IF you've been following the Whitewater scandal, you know that a lot of highly placed public servants are being asked (or are going to be asked) if their role in the affair placed them in a conflict of interest.
For a refreshing defense of conflict of interest -- the words and the music -- all we have to do is take a look at the life and times (and explanations) of the late state Sen. Joseph E. Staszak, the one-time philosopher king of East Baltimore, circa 1970.
In those days Senator Staszak, along with his duties as a senator, ran a popular watering hole, Joe's Tavern, in Dundalk. (Politicians with taverns in the family are not unusual in Maryland. Sen. American Joe Miedusiewski is another bar owner.) Business seemed pretty good at Joe's, but there was a problem: Some of the big discount liquor stores were cutting into Joe's profits.
Through a process best known to insiders, it was Del. F. Vernon Boozer, a Republican serving the 4th District of Baltimore County, who sponsored what came to be known as the "liquor bill." The bill would have prohibited liquor dealers from selling booze for less than a markup of 12 percent over wholesale. The generally accepted effect of the measure would have been to force large cut-rate liquor stores to raise prices, putting the smaller dealer (such as Joe's) in a better competitive position.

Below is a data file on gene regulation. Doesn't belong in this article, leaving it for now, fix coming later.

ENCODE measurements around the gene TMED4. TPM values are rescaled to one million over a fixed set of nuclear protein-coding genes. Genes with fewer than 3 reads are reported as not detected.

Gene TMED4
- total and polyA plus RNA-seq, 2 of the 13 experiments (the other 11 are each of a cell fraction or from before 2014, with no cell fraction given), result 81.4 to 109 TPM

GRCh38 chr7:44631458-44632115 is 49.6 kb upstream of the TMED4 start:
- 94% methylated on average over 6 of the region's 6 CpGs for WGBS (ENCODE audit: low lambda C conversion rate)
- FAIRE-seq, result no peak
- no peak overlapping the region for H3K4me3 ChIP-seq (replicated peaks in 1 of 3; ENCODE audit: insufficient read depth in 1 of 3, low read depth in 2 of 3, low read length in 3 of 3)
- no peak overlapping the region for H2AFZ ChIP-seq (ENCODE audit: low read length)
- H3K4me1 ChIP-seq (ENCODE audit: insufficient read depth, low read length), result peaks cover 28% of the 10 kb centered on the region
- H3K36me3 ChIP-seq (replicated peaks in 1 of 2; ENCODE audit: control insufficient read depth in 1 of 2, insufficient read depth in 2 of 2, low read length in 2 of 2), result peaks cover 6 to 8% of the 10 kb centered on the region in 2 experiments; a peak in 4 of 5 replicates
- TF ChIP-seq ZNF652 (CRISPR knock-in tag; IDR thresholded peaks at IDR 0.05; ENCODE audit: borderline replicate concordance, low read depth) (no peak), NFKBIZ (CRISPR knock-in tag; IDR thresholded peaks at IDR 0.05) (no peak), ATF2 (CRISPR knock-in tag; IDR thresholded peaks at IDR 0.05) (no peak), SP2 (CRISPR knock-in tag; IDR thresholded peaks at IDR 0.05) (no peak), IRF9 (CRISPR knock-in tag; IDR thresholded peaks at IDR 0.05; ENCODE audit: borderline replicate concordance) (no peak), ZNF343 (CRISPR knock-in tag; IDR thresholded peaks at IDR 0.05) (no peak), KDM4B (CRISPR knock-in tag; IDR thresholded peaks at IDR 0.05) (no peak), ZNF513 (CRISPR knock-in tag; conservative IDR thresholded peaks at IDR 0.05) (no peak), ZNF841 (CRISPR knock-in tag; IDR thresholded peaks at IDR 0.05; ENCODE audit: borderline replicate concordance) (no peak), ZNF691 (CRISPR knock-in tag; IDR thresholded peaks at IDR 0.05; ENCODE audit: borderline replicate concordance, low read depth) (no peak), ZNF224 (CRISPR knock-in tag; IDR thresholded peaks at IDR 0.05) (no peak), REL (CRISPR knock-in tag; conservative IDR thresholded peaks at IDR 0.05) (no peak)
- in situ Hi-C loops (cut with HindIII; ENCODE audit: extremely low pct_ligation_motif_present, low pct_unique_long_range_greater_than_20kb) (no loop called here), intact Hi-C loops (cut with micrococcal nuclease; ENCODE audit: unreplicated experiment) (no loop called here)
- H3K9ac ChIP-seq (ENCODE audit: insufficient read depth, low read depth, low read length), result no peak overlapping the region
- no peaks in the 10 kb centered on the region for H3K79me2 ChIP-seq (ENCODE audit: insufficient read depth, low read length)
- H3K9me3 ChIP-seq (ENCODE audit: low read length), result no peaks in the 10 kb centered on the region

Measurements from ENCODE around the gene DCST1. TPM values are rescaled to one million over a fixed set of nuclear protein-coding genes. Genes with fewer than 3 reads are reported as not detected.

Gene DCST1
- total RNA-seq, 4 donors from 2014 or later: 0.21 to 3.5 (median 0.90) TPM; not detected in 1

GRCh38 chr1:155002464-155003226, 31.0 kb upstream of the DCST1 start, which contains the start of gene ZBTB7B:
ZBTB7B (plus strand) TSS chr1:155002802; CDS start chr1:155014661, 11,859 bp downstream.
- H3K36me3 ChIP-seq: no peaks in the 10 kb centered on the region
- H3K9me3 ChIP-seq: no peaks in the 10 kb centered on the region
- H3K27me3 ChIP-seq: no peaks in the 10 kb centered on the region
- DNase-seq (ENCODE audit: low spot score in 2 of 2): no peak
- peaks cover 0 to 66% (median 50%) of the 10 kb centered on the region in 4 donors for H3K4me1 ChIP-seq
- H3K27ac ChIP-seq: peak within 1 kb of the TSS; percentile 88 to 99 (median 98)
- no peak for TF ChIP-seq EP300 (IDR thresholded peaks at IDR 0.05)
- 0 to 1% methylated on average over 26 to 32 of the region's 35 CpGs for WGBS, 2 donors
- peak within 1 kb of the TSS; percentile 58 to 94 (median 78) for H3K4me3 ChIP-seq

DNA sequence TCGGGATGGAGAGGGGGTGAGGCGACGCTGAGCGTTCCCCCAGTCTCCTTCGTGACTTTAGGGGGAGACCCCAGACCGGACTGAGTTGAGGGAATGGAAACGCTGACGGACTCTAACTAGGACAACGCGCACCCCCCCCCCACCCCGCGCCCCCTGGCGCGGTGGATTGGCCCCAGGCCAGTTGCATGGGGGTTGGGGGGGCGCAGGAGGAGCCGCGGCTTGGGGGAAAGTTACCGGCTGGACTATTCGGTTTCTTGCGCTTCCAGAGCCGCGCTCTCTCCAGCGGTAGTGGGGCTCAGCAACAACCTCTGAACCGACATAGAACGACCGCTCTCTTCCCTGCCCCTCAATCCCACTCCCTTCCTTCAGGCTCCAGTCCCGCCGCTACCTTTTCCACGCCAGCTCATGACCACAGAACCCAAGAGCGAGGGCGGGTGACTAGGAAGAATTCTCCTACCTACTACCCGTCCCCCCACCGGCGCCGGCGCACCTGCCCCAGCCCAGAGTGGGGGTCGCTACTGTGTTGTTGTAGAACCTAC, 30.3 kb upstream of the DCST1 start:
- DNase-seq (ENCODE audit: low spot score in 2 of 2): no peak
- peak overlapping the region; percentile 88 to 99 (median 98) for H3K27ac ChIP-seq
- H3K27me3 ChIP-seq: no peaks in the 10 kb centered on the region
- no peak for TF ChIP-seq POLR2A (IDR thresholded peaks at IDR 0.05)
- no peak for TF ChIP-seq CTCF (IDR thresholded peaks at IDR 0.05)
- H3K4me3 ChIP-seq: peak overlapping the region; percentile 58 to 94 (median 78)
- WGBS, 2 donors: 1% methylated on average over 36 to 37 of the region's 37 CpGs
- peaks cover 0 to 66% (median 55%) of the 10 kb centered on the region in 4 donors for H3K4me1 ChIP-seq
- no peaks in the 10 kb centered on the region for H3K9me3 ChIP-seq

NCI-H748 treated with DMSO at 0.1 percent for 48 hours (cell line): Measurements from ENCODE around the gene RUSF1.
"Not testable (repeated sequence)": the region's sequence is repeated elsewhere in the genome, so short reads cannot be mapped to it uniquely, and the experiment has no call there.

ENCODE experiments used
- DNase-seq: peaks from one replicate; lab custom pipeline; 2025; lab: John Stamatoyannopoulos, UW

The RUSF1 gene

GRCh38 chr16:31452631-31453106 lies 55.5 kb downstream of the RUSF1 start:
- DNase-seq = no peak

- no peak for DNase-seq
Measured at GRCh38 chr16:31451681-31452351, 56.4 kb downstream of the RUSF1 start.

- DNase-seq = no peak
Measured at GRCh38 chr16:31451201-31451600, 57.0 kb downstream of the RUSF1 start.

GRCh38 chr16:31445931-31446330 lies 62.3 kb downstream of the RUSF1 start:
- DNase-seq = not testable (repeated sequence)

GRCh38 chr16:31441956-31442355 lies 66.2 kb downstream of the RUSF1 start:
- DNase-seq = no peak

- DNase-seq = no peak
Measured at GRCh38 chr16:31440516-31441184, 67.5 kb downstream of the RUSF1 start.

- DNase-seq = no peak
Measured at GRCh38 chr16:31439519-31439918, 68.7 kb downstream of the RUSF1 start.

It came as no surprise that the bill just happened to enjoy the full and enthusiastic support of Sen. Joseph E. Staszak -- the Joseph of Joe's Tavern. Package sales made up a third of Joe's business. Staszak began lobbying energetically for the bill. It was passed, but Gov. Marvin Mandel vetoed it.
But earlier, at a hearing on the measure, Staszak was asked if he felt his role as a legislator clashed with his role as a tavern owner in advocating the bill's passage. "There is no conflict with my interest," he said.
That might not be it, word-for-word. Staszak might have asked, "How does that conflict with my interest?" At least, that's one other version.
Staszak isn't around to tell us exactly. He drowned Aug. 30, 1979, while fishing in Old Road Bay in the Lodge Forest area of eastern Baltimore County.